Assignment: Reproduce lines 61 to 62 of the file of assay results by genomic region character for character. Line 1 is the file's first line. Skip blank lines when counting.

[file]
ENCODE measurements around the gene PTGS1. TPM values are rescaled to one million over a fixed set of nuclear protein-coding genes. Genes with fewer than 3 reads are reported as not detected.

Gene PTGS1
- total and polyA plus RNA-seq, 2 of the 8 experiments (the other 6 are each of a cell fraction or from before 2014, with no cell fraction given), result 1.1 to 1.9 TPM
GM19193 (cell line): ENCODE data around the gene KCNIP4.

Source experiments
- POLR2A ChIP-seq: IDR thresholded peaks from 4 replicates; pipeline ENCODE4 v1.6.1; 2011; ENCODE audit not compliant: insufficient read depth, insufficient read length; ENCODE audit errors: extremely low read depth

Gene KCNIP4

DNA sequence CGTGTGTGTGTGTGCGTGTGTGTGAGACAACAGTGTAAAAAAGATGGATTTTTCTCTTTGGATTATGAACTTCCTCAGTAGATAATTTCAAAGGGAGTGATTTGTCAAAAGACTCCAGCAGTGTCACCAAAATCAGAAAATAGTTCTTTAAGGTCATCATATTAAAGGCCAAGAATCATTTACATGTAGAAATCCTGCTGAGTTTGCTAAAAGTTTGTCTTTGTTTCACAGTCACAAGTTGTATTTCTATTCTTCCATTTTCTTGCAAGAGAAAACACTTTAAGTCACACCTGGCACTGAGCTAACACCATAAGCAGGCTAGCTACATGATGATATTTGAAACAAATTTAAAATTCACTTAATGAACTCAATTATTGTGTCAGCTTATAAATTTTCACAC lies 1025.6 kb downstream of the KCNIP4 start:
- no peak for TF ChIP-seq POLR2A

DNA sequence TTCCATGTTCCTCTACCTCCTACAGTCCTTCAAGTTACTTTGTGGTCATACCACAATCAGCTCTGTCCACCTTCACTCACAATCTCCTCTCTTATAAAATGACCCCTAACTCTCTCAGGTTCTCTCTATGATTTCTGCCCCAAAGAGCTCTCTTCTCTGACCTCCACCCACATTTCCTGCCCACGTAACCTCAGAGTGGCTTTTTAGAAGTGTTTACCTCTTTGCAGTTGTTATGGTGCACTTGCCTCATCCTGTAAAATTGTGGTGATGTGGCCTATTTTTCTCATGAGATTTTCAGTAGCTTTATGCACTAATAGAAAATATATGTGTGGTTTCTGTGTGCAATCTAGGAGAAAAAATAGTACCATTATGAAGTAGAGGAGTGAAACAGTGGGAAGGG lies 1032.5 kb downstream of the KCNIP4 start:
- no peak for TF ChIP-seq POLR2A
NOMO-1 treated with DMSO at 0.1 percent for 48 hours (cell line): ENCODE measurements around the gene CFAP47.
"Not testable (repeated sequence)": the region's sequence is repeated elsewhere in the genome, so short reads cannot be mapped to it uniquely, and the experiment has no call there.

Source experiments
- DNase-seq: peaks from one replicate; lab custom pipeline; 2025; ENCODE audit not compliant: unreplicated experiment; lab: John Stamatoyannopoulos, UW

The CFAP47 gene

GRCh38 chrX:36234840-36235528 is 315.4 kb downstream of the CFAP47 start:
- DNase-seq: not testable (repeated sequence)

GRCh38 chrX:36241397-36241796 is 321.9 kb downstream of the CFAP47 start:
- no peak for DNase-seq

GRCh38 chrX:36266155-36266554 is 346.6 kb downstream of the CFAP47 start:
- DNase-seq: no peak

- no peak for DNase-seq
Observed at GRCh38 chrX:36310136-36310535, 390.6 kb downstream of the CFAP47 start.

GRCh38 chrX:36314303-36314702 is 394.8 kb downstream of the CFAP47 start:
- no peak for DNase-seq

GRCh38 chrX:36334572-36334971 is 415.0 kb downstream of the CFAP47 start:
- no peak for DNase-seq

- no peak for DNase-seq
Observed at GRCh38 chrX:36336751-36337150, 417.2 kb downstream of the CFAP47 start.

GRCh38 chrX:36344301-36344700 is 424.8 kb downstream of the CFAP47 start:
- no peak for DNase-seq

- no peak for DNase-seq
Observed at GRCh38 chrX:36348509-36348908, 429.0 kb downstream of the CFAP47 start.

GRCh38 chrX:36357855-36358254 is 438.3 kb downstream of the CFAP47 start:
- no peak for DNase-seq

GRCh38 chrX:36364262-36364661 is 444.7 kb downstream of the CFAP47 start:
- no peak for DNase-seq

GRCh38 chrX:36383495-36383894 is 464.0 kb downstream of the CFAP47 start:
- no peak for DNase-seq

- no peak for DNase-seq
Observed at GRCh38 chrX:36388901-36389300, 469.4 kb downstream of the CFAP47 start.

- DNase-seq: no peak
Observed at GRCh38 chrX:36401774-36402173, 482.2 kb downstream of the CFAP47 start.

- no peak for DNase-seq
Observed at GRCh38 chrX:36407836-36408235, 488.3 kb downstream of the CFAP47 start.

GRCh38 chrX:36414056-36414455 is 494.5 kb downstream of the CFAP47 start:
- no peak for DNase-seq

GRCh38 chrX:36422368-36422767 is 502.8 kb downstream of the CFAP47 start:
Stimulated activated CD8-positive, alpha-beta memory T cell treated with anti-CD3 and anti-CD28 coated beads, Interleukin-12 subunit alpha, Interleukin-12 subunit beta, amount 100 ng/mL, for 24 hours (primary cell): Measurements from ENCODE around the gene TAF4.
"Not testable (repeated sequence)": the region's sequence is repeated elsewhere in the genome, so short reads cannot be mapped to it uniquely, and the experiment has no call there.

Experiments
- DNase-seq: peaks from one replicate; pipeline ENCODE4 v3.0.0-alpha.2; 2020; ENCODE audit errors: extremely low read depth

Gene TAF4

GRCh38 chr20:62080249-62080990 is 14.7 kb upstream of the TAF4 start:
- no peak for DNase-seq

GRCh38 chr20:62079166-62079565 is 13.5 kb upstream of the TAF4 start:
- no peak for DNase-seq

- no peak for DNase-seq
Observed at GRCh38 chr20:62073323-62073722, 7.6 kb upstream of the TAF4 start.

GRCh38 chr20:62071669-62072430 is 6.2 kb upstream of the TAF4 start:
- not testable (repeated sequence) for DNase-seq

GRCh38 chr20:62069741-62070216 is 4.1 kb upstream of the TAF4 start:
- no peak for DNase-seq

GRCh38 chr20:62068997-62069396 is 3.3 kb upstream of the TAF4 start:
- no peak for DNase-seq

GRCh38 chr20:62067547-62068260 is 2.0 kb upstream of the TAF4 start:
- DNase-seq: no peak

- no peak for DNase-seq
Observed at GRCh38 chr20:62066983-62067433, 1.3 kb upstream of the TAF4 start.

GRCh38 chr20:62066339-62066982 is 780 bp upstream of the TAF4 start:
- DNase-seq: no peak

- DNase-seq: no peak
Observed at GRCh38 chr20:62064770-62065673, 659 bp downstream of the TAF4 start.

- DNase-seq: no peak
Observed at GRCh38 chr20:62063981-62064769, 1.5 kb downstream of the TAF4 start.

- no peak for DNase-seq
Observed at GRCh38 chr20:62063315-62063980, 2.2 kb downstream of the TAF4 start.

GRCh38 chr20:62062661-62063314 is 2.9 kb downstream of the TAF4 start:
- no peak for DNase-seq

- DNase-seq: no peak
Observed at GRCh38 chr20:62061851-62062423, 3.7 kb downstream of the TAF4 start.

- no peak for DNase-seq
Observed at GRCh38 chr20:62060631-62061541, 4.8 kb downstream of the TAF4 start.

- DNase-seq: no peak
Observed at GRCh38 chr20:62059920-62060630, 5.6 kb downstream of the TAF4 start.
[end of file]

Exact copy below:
GRCh38 chr20:62071669-62072430 is 6.2 kb upstream of the TAF4 start:
- not testable (repeated sequence) for DNase-seq